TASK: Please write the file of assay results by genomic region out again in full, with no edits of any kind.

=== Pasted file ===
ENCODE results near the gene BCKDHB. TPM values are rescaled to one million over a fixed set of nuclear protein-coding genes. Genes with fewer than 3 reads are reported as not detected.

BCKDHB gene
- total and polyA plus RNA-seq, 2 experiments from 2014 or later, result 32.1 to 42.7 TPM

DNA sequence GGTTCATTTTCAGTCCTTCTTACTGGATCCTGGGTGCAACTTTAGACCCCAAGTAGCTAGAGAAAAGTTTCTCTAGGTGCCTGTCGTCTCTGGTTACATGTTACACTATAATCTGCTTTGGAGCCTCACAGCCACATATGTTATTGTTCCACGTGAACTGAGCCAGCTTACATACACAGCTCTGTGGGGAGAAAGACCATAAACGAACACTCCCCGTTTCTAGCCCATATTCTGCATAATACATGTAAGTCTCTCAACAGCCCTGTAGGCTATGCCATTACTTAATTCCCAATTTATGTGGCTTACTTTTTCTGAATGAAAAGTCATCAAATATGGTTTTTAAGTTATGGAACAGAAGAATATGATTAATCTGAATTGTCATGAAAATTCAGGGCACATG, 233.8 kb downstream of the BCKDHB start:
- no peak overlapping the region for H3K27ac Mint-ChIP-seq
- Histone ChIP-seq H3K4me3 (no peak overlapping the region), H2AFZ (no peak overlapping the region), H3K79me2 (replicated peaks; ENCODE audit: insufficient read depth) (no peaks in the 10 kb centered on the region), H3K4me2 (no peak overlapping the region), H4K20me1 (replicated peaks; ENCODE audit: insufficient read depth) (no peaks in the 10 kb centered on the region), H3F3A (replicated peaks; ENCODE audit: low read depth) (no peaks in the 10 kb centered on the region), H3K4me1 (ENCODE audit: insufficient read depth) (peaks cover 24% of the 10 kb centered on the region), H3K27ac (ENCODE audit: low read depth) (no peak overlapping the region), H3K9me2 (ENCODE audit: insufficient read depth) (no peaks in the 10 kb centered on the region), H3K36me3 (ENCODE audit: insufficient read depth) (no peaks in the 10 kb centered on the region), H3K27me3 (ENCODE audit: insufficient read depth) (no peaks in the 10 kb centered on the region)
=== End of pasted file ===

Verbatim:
ENCODE results near the gene BCKDHB. TPM values are rescaled to one million over a fixed set of nuclear protein-coding genes. Genes with fewer than 3 reads are reported as not detected.

BCKDHB gene
- total and polyA plus RNA-seq, 2 experiments from 2014 or later, result 32.1 to 42.7 TPM

DNA sequence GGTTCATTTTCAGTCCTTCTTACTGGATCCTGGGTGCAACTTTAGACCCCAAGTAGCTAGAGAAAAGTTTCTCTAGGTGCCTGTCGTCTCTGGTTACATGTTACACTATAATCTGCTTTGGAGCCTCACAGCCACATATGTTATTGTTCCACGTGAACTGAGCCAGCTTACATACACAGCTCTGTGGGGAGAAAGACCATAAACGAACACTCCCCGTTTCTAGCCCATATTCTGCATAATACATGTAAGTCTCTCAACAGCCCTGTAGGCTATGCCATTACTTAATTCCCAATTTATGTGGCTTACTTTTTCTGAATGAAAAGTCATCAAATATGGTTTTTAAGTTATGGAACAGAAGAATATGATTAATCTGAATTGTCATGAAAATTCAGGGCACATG, 233.8 kb downstream of the BCKDHB start:
- no peak overlapping the region for H3K27ac Mint-ChIP-seq
- Histone ChIP-seq H3K4me3 (no peak overlapping the region), H2AFZ (no peak overlapping the region), H3K79me2 (replicated peaks; ENCODE audit: insufficient read depth) (no peaks in the 10 kb centered on the region), H3K4me2 (no peak overlapping the region), H4K20me1 (replicated peaks; ENCODE audit: insufficient read depth) (no peaks in the 10 kb centered on the region), H3F3A (replicated peaks; ENCODE audit: low read depth) (no peaks in the 10 kb centered on the region), H3K4me1 (ENCODE audit: insufficient read depth) (peaks cover 24% of the 10 kb centered on the region), H3K27ac (ENCODE audit: low read depth) (no peak overlapping the region), H3K9me2 (ENCODE audit: insufficient read depth) (no peaks in the 10 kb centered on the region), H3K36me3 (ENCODE audit: insufficient read depth) (no peaks in the 10 kb centered on the region), H3K27me3 (ENCODE audit: insufficient read depth) (no peaks in the 10 kb centered on the region)